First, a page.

Alone, hungry, and scared, Glenda dialed 2-1-1 for help. The person on the other end of the line directed her to the Houston-based nonprofit Bread of Life, founded by St. John's United Methodist pastors Rudy and Juanita Rasmus.

For nearly 30 years, Bread of Life has been at the forefront of HIV/AIDS prevention, eliminating food insecurity, providing permanent housing to formerly homeless individuals and disaster relief.

Glenda sat in her car for 20 minutes outside of the building, trying to muster up the courage to get out and ask for help. She'd never been in this situation before, and she was terrified.

When she finally got out, she encountered Eva Thibaudeau, who happened to be walking down the street at the exact same time. Thibaudeau is the CEO of Temenos CDC, a nonprofit multi-unit housing development also founded by the Rasmuses, with a mission to serve Midtown Houston's homeless population.

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via Twins Trust / Twitter

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Simon and Graeme Berney-Edwards, a gay married couple, from London, England both wanted to be the biological father of their first child.

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With the election quickly approaching, the importance of voting and sending in your ballot on time is essential. But there is another way you can vote everyday - by being intentional with each dollar you spend. Support companies and products that uphold your values and help create a more sustainable world. An easy move is swapping out everyday items that are often thrown away after one use or improperly disposed of.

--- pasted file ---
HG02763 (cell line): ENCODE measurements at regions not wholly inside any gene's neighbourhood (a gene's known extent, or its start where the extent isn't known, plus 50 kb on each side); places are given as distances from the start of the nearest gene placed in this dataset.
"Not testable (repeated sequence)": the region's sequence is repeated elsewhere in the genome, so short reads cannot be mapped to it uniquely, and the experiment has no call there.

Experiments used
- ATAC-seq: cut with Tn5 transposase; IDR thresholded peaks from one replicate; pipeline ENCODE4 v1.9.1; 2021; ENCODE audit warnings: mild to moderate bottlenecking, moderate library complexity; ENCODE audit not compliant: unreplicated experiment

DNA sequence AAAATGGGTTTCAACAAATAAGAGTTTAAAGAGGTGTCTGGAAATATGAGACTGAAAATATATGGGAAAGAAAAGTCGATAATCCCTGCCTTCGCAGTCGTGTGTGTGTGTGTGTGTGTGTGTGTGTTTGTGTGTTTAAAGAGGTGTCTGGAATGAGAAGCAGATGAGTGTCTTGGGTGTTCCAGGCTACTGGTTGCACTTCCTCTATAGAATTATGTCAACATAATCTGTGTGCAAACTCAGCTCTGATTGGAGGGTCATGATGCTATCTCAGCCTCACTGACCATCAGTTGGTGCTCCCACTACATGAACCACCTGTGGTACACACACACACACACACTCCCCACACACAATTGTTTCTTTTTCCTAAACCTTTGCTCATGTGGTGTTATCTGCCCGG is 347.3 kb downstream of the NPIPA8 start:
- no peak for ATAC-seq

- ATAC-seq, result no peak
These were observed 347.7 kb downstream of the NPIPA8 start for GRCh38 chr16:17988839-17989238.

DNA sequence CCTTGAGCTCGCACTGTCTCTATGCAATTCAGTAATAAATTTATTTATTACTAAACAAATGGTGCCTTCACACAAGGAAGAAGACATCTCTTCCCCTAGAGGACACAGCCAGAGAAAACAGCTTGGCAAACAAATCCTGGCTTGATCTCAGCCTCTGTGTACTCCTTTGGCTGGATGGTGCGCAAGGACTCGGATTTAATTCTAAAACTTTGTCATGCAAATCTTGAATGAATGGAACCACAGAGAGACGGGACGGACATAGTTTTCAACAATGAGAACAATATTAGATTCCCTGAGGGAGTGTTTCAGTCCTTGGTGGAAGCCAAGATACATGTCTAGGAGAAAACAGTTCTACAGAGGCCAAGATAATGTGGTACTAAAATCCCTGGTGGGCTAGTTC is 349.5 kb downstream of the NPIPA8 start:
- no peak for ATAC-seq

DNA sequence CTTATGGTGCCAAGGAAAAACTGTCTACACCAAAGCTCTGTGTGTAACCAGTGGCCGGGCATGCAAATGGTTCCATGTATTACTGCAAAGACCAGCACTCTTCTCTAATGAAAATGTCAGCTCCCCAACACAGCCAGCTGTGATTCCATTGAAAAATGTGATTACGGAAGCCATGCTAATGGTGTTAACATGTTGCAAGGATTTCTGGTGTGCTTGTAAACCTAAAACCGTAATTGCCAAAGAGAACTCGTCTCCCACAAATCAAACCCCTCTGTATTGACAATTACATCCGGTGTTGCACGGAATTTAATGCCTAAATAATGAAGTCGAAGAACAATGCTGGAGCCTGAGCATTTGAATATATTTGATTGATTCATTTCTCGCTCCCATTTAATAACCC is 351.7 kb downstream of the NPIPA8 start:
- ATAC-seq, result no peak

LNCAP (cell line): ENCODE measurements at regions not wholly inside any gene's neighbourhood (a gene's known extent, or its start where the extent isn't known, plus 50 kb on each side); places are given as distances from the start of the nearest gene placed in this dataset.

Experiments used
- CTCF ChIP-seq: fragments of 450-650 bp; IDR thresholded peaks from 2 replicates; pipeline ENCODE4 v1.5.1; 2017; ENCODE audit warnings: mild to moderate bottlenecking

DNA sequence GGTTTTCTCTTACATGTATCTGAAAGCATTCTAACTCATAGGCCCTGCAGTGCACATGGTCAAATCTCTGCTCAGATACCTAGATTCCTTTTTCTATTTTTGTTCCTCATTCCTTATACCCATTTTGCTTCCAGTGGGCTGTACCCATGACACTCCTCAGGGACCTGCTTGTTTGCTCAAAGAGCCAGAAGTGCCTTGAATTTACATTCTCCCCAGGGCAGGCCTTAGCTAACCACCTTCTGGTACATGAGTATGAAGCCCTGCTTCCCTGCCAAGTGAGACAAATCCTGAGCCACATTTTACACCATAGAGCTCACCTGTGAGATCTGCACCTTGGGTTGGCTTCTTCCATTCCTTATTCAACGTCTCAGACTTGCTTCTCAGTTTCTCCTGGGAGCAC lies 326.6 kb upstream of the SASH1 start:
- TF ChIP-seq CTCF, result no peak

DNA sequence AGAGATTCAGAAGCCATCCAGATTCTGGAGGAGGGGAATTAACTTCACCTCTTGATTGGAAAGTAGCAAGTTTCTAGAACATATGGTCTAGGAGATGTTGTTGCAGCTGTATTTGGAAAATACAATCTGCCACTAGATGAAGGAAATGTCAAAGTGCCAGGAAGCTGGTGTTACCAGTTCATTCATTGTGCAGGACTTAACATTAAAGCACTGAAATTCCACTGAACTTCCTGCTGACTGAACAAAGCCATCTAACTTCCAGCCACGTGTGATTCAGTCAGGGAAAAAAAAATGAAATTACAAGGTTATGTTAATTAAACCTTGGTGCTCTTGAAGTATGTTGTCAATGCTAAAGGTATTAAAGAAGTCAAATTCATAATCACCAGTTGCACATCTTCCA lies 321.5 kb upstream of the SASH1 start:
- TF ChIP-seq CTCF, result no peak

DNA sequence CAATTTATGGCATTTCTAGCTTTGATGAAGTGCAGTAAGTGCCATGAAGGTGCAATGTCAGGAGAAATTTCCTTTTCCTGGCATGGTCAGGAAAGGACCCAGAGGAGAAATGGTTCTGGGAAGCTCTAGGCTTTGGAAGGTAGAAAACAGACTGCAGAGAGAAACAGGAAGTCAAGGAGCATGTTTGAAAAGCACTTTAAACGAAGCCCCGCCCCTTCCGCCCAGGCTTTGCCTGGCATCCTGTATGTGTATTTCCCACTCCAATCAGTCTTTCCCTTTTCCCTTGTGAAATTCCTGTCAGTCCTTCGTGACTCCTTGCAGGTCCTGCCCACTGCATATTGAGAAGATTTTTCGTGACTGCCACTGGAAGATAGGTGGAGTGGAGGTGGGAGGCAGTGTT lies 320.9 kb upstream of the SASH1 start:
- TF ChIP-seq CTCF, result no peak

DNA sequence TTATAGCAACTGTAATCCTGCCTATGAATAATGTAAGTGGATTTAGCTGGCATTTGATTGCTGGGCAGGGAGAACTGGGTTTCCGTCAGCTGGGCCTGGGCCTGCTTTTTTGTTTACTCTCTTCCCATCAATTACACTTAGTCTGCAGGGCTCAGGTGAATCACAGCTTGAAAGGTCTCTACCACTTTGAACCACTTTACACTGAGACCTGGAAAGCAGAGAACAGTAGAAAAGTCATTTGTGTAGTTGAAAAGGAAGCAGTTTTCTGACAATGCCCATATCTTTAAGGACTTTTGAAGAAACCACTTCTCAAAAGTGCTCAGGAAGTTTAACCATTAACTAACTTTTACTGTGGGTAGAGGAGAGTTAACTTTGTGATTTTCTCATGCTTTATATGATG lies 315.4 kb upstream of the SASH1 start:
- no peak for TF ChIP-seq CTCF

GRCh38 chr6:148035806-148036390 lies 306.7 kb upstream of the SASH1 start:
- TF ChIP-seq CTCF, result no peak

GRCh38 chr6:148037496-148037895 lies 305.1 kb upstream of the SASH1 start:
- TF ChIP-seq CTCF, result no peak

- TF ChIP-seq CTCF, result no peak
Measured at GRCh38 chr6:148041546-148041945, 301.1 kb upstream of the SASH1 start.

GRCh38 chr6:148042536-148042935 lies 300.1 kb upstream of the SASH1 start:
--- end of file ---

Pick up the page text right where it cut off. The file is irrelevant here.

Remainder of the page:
Package Free Shop has created products to help fight climate change one cotton swab at a time! Founded by Lauren Singer, otherwise known as, "the girl with the jar" (she initially went viral for fitting 8 years of all of the waste she's created in one mason jar). Package Free is an ecosystem of brands on a mission to make the world less trashy.

Here are eight of our favorite everyday swaps:

1. Friendsheep Dryer Balls - Replace traditional dryer sheets with these dryer balls that are made without chemicals and conserve energy. Not only do these also reduce dry time by 20% but they're so cute and come in an assortment of patterns!

Package Free Shop

2. Last Swab - Replacement for single use plastic cotton swabs. Nearly 25.5 billion single use swabs are produced and discarded every year in the U.S., but not this one. It lasts up to 1,000 uses as it's able to be cleaned with soap and water. It also comes in a biodegradable, corn based case so you can use it on the go!